Finding myself back in the lobby, I actually take the time to check out the other displays.  There are several islands with Indian artifacts, as well as a stuffed grizzly bear and trumpeter swan.  I never realized how large these two species are!    I also took the time to look up at the ‘wooden’ beams above, which aren’t actually wood but reinforced concrete that were stained to look like wood.  You couldn’t tell by looking at this building, but it is made almost completely of concrete!

 

 The last stop inside the building is at the Blue Heron Lounge.  This bar was one of the few additions to the building when it replaced the Stockade Bar.  Here is the place to go if you want a drink and to take in a great view!   The decorations in here are quite cool too and include various Indian artifacts like headdresses and moccasins.  You’ll also find the only television at Jackson Lake Lodge and a painting called “The Trapper’s Bride” by Charles Banks Wilson. 
 
From here there are several outdoor activities you can do ~

Lunch tree

 You can head up Lunch Tree Hill and check out the view that is said to have inspired a legacy or…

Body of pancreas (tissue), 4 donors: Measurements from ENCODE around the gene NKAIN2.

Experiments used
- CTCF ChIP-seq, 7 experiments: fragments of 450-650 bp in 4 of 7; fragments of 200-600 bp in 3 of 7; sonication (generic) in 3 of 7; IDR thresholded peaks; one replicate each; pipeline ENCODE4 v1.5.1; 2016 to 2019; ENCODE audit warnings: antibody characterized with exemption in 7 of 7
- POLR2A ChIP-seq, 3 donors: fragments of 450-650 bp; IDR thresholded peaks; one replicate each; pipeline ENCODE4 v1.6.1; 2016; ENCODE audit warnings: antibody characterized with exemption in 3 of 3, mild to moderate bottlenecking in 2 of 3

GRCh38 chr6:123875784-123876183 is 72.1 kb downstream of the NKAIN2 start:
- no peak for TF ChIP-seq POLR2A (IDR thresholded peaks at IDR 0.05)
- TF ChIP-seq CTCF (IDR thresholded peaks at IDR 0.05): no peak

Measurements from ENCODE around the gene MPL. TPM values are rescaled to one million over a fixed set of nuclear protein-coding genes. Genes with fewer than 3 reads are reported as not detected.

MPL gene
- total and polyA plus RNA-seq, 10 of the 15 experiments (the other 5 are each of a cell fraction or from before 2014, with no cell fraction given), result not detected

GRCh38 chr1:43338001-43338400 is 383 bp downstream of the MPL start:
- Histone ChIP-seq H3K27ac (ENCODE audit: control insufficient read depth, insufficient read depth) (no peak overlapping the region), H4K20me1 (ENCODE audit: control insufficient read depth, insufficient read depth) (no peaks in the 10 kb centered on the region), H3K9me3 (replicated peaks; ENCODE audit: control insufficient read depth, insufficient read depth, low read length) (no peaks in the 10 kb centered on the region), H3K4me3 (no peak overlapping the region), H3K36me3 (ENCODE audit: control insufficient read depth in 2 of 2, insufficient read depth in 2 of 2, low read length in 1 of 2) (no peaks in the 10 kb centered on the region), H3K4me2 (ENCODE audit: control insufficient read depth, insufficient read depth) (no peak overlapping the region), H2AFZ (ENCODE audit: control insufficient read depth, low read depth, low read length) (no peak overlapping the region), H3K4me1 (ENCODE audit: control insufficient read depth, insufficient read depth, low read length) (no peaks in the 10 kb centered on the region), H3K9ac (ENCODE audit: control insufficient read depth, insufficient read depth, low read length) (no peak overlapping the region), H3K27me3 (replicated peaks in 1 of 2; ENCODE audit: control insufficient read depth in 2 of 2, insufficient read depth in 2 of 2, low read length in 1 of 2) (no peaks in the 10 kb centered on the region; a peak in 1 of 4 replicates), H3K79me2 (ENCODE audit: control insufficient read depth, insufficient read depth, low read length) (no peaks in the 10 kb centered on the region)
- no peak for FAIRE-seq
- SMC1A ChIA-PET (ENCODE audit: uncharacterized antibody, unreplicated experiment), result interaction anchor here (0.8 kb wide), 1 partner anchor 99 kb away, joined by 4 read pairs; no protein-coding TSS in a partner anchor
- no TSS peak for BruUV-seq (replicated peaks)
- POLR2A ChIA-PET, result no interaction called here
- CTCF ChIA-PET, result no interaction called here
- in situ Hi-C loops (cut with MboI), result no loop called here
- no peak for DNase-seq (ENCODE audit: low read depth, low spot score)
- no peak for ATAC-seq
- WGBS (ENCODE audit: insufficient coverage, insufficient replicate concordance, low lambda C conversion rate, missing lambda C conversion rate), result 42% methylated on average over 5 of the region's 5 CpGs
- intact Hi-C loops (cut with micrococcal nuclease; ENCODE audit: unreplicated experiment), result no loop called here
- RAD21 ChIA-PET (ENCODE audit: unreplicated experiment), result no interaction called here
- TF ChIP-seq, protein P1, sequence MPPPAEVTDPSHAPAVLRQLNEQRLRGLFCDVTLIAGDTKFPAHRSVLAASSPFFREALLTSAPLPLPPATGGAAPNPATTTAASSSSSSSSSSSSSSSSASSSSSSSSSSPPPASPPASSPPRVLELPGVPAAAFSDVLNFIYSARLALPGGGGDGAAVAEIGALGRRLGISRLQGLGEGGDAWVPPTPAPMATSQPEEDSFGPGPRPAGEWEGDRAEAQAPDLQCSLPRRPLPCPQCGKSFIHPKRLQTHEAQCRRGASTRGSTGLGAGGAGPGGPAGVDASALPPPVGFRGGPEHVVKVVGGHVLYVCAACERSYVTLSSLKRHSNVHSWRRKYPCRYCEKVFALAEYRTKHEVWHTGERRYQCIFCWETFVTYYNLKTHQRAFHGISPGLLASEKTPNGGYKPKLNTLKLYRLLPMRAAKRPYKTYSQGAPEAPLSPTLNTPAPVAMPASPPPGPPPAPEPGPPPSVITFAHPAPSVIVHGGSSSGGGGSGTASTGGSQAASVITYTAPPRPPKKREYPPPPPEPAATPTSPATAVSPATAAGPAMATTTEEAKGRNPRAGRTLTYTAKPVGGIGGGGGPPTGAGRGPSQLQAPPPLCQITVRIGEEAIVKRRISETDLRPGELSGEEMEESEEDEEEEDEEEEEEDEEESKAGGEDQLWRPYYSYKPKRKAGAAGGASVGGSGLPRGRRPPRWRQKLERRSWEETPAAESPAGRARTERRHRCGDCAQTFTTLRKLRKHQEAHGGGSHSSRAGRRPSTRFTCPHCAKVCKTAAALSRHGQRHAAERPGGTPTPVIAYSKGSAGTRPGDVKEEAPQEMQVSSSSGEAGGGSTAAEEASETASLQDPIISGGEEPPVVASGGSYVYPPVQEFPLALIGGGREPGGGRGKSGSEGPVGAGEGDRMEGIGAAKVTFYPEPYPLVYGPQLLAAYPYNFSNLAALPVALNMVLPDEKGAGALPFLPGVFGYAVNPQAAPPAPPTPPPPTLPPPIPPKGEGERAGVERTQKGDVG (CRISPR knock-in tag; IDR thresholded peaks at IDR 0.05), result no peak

You could head out to the corrals to check out some of the vintage buses.

I did a bit of both and would definitely recommend doing this tour yourself as I learned so much about this remarkable place!

From Melissa’s Corner

Two Incredible Days on the Paintbrush-Cascade Canyon Loop

 

Looking at the Tetons from the Mural Room window, it was hard to imagine canyons between the mountains.  Actual canyons?  Like the Grand Canyon?  Coming from New Jersey, this was a difficult concept to wrap my brain around.  The plan was to hike through Paintbrush Canyon, camp for the night (after getting a back-country camping permit), and cross the Paintbrush Divide into Cascade Canyon.  From there, we’d end the trip at the Jenny Lake ferry.  The canyons could be hiked separately as day hikes as well, but our group was fired up to give camping a shot.  Driving up to Jenny Lake, we saw the route – journey into one side of a mountain and come out the other.  We had a long trek ahead of us!